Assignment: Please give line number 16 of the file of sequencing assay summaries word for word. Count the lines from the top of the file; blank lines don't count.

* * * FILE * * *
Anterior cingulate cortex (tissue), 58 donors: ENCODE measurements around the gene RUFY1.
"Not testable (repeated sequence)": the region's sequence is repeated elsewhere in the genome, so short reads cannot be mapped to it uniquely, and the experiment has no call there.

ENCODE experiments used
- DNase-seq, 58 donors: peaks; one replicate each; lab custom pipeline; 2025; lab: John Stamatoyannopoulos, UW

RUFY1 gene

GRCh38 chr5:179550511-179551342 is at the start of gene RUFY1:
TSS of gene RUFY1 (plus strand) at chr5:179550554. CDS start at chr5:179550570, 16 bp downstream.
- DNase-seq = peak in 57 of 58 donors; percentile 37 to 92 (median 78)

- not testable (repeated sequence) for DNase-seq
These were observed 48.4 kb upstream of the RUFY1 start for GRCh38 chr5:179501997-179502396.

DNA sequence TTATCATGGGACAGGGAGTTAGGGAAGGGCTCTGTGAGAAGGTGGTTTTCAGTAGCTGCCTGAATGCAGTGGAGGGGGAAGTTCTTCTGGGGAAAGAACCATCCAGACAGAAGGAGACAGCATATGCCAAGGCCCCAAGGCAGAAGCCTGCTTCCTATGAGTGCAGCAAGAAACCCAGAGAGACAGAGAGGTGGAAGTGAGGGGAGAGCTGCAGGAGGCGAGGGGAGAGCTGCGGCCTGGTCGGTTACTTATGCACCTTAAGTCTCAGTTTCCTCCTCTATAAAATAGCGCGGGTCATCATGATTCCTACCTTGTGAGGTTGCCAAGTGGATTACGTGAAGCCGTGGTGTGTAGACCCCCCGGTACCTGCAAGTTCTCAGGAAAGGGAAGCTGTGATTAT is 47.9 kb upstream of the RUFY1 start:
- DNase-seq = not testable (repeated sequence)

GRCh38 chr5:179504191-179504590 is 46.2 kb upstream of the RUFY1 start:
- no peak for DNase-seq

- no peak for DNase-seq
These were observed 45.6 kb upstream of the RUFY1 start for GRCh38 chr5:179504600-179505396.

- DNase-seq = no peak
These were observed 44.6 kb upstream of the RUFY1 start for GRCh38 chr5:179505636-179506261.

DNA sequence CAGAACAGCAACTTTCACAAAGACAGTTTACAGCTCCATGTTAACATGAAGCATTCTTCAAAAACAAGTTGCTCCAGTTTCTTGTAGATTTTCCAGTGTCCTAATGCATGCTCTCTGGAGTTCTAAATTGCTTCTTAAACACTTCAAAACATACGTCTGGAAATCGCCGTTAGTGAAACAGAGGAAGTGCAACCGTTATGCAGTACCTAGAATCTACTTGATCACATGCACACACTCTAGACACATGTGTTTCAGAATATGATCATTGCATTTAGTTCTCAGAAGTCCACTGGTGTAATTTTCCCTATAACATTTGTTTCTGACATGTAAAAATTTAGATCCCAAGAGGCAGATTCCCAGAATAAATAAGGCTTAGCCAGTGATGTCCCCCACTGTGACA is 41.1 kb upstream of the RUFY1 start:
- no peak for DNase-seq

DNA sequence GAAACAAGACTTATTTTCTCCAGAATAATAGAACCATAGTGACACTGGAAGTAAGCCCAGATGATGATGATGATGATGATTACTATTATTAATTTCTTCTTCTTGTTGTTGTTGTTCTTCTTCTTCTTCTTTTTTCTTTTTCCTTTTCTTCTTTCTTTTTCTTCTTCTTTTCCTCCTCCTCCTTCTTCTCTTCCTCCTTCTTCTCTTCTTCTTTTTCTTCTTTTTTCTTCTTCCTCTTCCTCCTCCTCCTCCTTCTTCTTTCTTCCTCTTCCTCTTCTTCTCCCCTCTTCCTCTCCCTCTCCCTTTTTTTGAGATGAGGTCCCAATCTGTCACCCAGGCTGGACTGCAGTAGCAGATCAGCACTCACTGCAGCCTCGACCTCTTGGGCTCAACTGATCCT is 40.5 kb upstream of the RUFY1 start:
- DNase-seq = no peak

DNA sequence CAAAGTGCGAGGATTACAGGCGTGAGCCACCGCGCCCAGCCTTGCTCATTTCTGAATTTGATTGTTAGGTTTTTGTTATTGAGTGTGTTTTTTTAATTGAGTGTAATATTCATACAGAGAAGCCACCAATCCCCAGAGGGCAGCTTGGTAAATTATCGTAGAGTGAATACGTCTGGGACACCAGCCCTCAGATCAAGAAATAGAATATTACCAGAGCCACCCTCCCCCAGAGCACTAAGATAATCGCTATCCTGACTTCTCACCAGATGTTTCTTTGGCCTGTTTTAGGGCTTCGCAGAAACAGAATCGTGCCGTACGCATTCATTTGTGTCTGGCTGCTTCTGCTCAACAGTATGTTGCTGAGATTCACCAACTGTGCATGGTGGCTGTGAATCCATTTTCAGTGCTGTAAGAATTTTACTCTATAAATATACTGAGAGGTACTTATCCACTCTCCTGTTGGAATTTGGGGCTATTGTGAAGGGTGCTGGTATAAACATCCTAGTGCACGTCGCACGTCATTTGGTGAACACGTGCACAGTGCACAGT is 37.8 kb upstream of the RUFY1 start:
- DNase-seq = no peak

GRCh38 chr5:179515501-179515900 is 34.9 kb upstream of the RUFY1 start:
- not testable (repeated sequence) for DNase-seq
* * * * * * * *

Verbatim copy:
These were observed 45.6 kb upstream of the RUFY1 start for GRCh38 chr5:179504600-179505396.